** Thanksgiving in America **
As every schoolchild knows, unless they're overmedicated, Thanksgiving is a uniquely American holiday, along with our perennial President's Day White Sale, and the wildly popular The Post Office Lost Another Billion Dollars This Month Month.
Yes, Thanksgiving is a special time when we celebrate (among other things) our independence from Great Britain, a country defined by an untouchable caste of self-serving lawgivers, shrinking exports, and socialized medicine, all in the hands of a haughty, seemingly infallible royalty playing coddle-master to a whiny, uninformed electorate.
No, wait, that's America. Okay, never mind. Let's move on.
** The First Thanksgiving **
As most schoolchildren could tell you, if they weren't busy texting, the tradition now known as Thanksgiving began in the fall of 1621, when Pilgrims and Native Americans gathered together to celebrate a successful harvest (literal translation: "well, they're obviously not leaving, so let's create a White Sale"). On a whim, the Pilgrims decided to have a three-day feast, as opposed to their traditional methods of celebrating the arrival of winter (freezing and starving to death). They were joined by 108% of the local Wampanoag tribe. (head count provided by the Plymouth Bipartisan Board of Poll Watchers)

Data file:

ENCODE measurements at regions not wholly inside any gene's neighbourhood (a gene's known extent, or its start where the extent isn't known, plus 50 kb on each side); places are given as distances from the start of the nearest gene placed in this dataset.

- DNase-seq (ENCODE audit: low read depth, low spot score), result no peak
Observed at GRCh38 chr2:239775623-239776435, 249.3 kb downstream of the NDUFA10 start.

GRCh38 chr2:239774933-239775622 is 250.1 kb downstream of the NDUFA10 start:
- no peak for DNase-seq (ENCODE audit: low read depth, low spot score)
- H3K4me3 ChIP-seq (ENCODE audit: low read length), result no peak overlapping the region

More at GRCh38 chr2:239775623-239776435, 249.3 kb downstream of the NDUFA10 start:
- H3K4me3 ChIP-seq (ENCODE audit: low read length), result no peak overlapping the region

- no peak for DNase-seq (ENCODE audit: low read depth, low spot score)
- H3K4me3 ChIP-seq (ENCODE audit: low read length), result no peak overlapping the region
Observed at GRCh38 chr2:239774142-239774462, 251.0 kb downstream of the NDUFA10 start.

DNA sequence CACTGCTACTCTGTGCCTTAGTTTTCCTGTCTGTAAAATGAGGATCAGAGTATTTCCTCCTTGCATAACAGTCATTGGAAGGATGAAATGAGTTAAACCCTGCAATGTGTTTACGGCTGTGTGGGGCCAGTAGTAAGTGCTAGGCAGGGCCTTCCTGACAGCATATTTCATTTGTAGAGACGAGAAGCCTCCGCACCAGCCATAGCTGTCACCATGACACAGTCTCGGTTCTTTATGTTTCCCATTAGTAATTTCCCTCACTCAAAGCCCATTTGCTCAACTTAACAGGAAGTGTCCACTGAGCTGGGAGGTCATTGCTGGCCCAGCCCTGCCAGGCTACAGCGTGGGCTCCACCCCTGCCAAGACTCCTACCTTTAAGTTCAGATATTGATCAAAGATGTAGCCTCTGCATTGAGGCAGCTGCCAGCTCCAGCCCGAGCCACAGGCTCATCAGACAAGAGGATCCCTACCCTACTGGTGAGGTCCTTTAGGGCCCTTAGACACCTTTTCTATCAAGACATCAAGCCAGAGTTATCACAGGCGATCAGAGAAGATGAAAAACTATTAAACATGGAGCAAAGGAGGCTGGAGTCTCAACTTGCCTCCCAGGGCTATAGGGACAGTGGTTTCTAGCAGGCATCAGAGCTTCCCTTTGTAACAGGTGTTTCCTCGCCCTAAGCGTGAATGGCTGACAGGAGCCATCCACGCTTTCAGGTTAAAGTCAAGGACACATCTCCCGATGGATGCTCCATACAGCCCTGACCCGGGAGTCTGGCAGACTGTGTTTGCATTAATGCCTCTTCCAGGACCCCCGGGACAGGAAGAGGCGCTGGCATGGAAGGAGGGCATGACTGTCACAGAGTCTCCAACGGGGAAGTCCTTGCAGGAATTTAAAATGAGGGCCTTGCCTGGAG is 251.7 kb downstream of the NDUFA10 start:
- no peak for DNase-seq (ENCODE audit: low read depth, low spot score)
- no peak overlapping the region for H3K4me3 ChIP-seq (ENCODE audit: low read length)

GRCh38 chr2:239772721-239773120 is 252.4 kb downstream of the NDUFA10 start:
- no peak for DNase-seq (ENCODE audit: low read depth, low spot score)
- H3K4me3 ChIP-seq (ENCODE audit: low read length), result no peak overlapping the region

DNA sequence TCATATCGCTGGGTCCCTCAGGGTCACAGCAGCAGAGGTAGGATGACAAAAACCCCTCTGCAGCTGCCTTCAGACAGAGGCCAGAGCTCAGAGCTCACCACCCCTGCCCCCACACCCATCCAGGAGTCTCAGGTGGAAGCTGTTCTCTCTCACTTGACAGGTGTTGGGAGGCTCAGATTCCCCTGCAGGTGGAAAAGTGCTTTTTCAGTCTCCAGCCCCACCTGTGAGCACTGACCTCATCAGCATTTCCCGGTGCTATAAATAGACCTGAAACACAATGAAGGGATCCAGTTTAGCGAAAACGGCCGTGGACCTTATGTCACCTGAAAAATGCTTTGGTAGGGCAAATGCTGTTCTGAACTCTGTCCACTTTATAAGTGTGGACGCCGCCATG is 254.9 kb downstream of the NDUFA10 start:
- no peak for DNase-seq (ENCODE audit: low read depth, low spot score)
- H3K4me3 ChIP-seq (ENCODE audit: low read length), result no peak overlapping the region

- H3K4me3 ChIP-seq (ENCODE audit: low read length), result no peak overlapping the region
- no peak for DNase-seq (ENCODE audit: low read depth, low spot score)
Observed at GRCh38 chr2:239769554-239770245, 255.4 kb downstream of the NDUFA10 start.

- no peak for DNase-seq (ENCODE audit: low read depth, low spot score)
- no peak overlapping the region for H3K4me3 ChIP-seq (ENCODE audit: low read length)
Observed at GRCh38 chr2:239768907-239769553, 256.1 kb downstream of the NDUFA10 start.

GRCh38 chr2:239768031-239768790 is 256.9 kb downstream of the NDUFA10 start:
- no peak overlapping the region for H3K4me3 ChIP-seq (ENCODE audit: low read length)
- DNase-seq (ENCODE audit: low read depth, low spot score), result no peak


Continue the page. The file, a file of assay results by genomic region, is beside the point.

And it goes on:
For that first Thanksgiving, the Wampanoag delegation was led by their tribal leader, Chief Ted 'Massasoit' Kennedy, who introduced the Pilgrim settlers to a vital food source ('maize') and introduced the Wampanoag to a vital revenue source ('maize tax'). Things went swimmingly until another member of the tribe, Deputy Assistant Under-Chief Willard 'Mittasoit' Romney, suggested the Pilgrims pay for the tribe's universal health care (literal translation: 'tax maze'). The plan didn't go over very well, there in pre-colonial Cape Cod, so Chief Willard was forced to move to Utah, where he founded Mormonism. That didn't go over very well, either, so in 1624, Romney moved to Iowa and began his long-standing tradition of running for President, once somebody invented the State Fair.
Overall, however, the first Thanksgiving feast represented a treasured moment in American history, since nobody yet had invented carbs, trans-fats, or PETA. According to the logs of Edward Winslow, a Pilgrim spokes-puritan, host and guest alike enjoyed a meal of deer, turkey and other fowl, clams and fish, berries, plums, and not boiled pumpkin. (Oh, they ate the boiled pumpkin. They just didn't enjoy it.)